UK, France call for Israeli-Palestinian UN deal, resolution being drafted

United Nations Security Council (Reuters/Eduardo Munoz)
Britain and France are urging the UN Security Council to restart the Israeli-Palestinian peace process, while New Zealand has begun drafting a resolution on the issue. This was prompted by the US saying it may “reassess” its position on the stalled talks.

France and New Zealand have stressed that it is imperative to act now, given that the Israeli elections are over and there is a current lull in the US before the presidential election campaign heats up.

“We have been working on a text that might serve the purpose of getting negotiations started,” said New Zealand’s UN Ambassador Jim McLay, adding that the country is ready to wait and see how the French initiative for a resolution will turn out.

France announced last month that it wanted to begin talks about drafting “parameters” for ending the conflict in the Middle East, with the hopes of bringing the US onboard, which has repeatedly sided with Israel in the past.

A Palestinian man takes cover inside the remains of a house that witnesses said was destroyed by Israeli shelling during a 50-day war in 2014 summer, on a rainy day in Beit Hanoun town in the northern Gaza Strip April 12, 2015. (Reuters/Suhaib Salem)

“It’s the responsibility of this council to adopt a consensual and balanced resolution that sets the parameters of a final status and a timeline for the negotiations,” French UN Ambassador Francois Delattre said at a Security Council meeting.

The timing of the initiative is due to the US stating that it might “reassess” its Middle Eastern policies after Israeli Prime Minister Benjamin Netanyahu publicly said he was against Palestinian statehood during elections last month.

READ MORE: Palestine gets ICC membership, opening door to Israel war crimes prosecution

The Palestinians are seeking an independent state in Gaza, the West Bank and East Jerusalem. They also want to reclaim sovereignty of the lands captured by Israel in 1967.

The UK has expressed support for “setting out the parameters for a peaceful and negotiated solution,” according to Britain's UN Ambassador Mark Lyall Grant. “But this will require proper consultation to achieve the full backing of the council,” he added.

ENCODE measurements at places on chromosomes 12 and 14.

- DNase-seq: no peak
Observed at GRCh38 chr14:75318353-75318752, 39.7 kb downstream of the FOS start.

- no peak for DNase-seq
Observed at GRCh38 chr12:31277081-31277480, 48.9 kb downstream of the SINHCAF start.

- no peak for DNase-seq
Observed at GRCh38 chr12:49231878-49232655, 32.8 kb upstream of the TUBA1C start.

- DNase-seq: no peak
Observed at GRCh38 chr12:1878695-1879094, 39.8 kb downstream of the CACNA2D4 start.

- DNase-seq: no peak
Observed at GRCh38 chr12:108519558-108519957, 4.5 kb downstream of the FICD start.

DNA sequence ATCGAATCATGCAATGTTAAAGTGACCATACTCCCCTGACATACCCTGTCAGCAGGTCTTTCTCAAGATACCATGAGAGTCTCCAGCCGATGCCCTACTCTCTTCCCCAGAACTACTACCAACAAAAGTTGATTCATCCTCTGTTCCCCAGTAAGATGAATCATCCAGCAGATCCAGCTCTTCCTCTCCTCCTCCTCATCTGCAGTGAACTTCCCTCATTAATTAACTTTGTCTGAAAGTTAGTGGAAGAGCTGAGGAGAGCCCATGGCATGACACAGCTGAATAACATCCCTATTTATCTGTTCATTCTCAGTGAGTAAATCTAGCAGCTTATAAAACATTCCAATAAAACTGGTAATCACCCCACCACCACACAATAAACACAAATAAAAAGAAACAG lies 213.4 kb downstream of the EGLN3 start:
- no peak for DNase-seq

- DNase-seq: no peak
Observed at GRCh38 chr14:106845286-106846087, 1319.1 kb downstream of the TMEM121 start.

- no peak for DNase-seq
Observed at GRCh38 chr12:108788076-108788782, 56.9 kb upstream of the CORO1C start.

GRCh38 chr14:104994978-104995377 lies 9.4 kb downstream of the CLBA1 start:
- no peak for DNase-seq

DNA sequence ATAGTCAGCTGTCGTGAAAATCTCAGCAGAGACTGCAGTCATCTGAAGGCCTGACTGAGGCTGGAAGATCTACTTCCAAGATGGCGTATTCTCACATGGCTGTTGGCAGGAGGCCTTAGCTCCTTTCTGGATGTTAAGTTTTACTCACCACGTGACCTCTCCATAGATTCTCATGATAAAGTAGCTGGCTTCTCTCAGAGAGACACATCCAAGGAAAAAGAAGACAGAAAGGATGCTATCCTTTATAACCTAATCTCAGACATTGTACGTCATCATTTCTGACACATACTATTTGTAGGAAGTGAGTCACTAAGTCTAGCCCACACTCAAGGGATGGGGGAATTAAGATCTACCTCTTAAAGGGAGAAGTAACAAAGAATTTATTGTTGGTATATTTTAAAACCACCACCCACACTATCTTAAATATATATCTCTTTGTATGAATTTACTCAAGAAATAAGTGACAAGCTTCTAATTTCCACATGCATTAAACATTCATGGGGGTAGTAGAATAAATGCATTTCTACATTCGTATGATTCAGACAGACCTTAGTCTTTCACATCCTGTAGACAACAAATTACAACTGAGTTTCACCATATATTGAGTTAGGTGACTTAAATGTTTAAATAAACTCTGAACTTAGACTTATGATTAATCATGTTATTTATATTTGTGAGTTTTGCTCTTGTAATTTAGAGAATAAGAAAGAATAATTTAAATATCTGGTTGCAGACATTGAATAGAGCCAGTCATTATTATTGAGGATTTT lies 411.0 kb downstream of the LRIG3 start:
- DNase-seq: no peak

The US voted “No” to a Palestinian-drafted resolution in December, which called for the withdrawal of Israeli troops from the occupied West Bank and East Jerusalem and the establishment of the Palestinian state by the end of 2017.

Palestinian schoolgirl walk past the rubble of a house that witnesses said was destroyed by Israeli shelling during a 50-day war in 2014 summer, on a rainy day in Beit Hanoun town in the northern Gaza Strip April 12, 2015. (Reuters/Suhaib Salem)

Even though the timing of these calls have been praised due to possible American diplomacy shift, a new Washington Post-ABC News poll released at the end of March showed American support for a two-state solution in the Middle East is at a 20-year low.

READ MORE: US support for two-state solution at 20-year low – report

Israeli and American representatives also ended up missing the UN Human Rights Council session on the Palestinian territories on Monday, which was dedicated to looking at the Gaza conflict that killed 2,200 people in 50 days in 2014.

UN asked to protect Iraq heritage from jihadists

Meanwhile, Germany and Iraq called on UN member-states on Tuesday to increase the protection of Iraqi cultural sites, which jihadist groups are threatening to destroy.

The two countries are scheduled to present their draft resolution that calls on all perpetrators to be prosecuted and encourage countries to step up the monitoring of stolen goods to prevent the illegal trade.

READ MORE: Appalling ISIS video shows ancient Assyrian city of Nimrud being razed to ground

“Iraq is a cradle of our common civilization. We cannot leave it to face this challenge alone,” Germany’s deputy ambassador Heiko Thomas told the General Assembly. “The international community must do all it can to put an end to these war crimes,” he said.

Iraqi Ambassador Mohamed Ali Alhakim added that the destruction was “not only tantamount to war crimes and an irreplaceable loss to humanity, but also a vile attack on the efforts of the Iraqi government to achieve reconciliation and social cohesion between all Iraqis.”

The level of destruction of Iraq’s artifacts has shocked the international community, after several videos came to light showing Islamic State members destroying historical items at the Mosul museum and in the ancient cities of Hatra and Nimrud.

READ MORE: Artifact destruction by ISIS is act of ‘heritage terror’ – Islamic art professor

A vote on the resolution is expected to take place in May.